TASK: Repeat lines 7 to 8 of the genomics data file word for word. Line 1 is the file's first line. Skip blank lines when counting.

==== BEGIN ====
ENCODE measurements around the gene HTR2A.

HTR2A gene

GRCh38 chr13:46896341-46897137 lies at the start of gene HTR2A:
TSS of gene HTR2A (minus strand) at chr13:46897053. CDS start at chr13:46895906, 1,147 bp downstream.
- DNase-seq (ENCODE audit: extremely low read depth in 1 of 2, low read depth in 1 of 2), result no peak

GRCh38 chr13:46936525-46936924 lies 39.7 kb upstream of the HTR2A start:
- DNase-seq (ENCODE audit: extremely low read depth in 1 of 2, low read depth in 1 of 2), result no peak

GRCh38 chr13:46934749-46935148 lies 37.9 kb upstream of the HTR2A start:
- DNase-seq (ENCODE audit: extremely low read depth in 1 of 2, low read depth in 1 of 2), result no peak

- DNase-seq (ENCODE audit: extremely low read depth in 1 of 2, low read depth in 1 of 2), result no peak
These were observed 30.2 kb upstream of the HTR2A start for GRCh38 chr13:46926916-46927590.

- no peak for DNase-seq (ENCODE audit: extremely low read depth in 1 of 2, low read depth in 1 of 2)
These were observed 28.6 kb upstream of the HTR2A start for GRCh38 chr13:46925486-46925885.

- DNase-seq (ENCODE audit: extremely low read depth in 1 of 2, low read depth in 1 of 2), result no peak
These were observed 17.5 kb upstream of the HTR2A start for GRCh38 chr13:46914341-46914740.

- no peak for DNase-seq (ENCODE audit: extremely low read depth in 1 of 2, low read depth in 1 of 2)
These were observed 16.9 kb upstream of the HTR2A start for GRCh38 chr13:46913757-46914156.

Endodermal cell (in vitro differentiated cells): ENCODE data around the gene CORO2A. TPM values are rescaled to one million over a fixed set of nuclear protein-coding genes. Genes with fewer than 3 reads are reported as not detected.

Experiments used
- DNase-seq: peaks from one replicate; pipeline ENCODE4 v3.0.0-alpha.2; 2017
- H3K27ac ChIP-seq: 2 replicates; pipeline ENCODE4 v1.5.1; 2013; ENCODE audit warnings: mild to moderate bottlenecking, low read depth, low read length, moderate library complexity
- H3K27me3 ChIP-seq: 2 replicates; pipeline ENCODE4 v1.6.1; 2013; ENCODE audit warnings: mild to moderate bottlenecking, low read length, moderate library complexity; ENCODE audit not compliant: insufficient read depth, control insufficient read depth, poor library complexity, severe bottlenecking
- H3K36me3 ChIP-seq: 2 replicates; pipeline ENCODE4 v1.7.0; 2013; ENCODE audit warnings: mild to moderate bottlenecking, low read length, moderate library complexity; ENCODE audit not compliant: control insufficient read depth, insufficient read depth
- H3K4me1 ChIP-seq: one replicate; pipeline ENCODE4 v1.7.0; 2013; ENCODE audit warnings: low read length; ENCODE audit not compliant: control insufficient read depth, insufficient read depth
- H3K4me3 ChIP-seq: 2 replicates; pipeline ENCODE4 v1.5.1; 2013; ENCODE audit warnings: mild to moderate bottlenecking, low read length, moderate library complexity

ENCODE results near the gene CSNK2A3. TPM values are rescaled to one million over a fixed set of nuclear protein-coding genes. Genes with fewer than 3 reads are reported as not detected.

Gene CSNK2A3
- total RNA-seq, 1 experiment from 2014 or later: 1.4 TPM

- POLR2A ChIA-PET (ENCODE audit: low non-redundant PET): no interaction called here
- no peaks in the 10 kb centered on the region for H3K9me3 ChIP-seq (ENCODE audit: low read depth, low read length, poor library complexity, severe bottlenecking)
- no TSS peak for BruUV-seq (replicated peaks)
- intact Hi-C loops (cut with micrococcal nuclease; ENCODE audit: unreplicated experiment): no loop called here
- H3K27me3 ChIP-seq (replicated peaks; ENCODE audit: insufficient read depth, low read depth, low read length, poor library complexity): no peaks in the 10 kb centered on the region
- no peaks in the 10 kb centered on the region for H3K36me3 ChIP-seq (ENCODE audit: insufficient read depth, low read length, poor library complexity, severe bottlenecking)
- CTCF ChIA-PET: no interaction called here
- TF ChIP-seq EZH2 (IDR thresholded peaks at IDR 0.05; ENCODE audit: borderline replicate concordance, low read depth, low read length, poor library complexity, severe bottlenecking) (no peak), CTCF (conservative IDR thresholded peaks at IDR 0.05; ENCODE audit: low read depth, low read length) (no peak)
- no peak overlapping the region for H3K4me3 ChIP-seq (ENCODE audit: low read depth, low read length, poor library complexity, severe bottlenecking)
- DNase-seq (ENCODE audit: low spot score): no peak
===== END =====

- DNase-seq (ENCODE audit: extremely low read depth in 1 of 2, low read depth in 1 of 2), result no peak

GRCh38 chr13:46934749-46935148 lies 37.9 kb upstream of the HTR2A start: